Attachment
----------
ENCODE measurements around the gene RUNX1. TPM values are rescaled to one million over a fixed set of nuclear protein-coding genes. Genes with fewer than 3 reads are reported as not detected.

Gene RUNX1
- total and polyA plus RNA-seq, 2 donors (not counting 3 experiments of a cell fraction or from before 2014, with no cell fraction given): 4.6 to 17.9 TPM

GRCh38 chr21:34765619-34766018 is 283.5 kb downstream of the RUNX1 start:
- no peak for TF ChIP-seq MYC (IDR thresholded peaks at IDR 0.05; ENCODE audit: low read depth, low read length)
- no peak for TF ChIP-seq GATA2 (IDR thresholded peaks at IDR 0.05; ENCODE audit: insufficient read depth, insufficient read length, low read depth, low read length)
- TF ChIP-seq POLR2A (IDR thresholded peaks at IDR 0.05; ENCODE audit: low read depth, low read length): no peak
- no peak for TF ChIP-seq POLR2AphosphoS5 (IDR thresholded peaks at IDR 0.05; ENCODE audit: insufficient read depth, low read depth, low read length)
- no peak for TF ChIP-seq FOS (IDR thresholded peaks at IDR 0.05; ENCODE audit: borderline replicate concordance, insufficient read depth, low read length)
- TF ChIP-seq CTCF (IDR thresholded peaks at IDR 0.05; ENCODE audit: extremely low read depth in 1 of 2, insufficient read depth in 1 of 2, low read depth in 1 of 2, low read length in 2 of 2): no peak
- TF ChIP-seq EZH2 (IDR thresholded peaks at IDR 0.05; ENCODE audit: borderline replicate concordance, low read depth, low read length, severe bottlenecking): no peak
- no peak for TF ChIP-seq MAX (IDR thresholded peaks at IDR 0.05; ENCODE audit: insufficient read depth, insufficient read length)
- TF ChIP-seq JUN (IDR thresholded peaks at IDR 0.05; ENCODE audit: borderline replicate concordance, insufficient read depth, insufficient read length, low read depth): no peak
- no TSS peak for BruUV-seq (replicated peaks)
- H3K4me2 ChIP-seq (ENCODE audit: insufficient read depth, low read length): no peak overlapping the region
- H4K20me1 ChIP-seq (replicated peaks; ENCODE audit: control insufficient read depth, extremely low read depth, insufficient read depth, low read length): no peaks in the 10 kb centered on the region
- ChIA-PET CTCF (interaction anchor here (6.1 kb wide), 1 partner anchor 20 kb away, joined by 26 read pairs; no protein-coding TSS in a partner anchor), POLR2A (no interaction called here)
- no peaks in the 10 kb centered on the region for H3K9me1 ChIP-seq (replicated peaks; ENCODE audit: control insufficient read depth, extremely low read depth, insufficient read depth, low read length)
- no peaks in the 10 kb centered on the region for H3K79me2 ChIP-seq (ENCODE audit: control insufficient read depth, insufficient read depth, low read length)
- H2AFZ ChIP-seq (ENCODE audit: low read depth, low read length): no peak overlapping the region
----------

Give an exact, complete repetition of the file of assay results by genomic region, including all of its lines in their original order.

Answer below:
ENCODE measurements around the gene RUNX1. TPM values are rescaled to one million over a fixed set of nuclear protein-coding genes. Genes with fewer than 3 reads are reported as not detected.

Gene RUNX1
- total and polyA plus RNA-seq, 2 donors (not counting 3 experiments of a cell fraction or from before 2014, with no cell fraction given): 4.6 to 17.9 TPM

GRCh38 chr21:34765619-34766018 is 283.5 kb downstream of the RUNX1 start:
- no peak for TF ChIP-seq MYC (IDR thresholded peaks at IDR 0.05; ENCODE audit: low read depth, low read length)
- no peak for TF ChIP-seq GATA2 (IDR thresholded peaks at IDR 0.05; ENCODE audit: insufficient read depth, insufficient read length, low read depth, low read length)
- TF ChIP-seq POLR2A (IDR thresholded peaks at IDR 0.05; ENCODE audit: low read depth, low read length): no peak
- no peak for TF ChIP-seq POLR2AphosphoS5 (IDR thresholded peaks at IDR 0.05; ENCODE audit: insufficient read depth, low read depth, low read length)
- no peak for TF ChIP-seq FOS (IDR thresholded peaks at IDR 0.05; ENCODE audit: borderline replicate concordance, insufficient read depth, low read length)
- TF ChIP-seq CTCF (IDR thresholded peaks at IDR 0.05; ENCODE audit: extremely low read depth in 1 of 2, insufficient read depth in 1 of 2, low read depth in 1 of 2, low read length in 2 of 2): no peak
- TF ChIP-seq EZH2 (IDR thresholded peaks at IDR 0.05; ENCODE audit: borderline replicate concordance, low read depth, low read length, severe bottlenecking): no peak
- no peak for TF ChIP-seq MAX (IDR thresholded peaks at IDR 0.05; ENCODE audit: insufficient read depth, insufficient read length)
- TF ChIP-seq JUN (IDR thresholded peaks at IDR 0.05; ENCODE audit: borderline replicate concordance, insufficient read depth, insufficient read length, low read depth): no peak
- no TSS peak for BruUV-seq (replicated peaks)
- H3K4me2 ChIP-seq (ENCODE audit: insufficient read depth, low read length): no peak overlapping the region
- H4K20me1 ChIP-seq (replicated peaks; ENCODE audit: control insufficient read depth, extremely low read depth, insufficient read depth, low read length): no peaks in the 10 kb centered on the region
- ChIA-PET CTCF (interaction anchor here (6.1 kb wide), 1 partner anchor 20 kb away, joined by 26 read pairs; no protein-coding TSS in a partner anchor), POLR2A (no interaction called here)
- no peaks in the 10 kb centered on the region for H3K9me1 ChIP-seq (replicated peaks; ENCODE audit: control insufficient read depth, extremely low read depth, insufficient read depth, low read length)
- no peaks in the 10 kb centered on the region for H3K79me2 ChIP-seq (ENCODE audit: control insufficient read depth, insufficient read depth, low read length)
- H2AFZ ChIP-seq (ENCODE audit: low read depth, low read length): no peak overlapping the region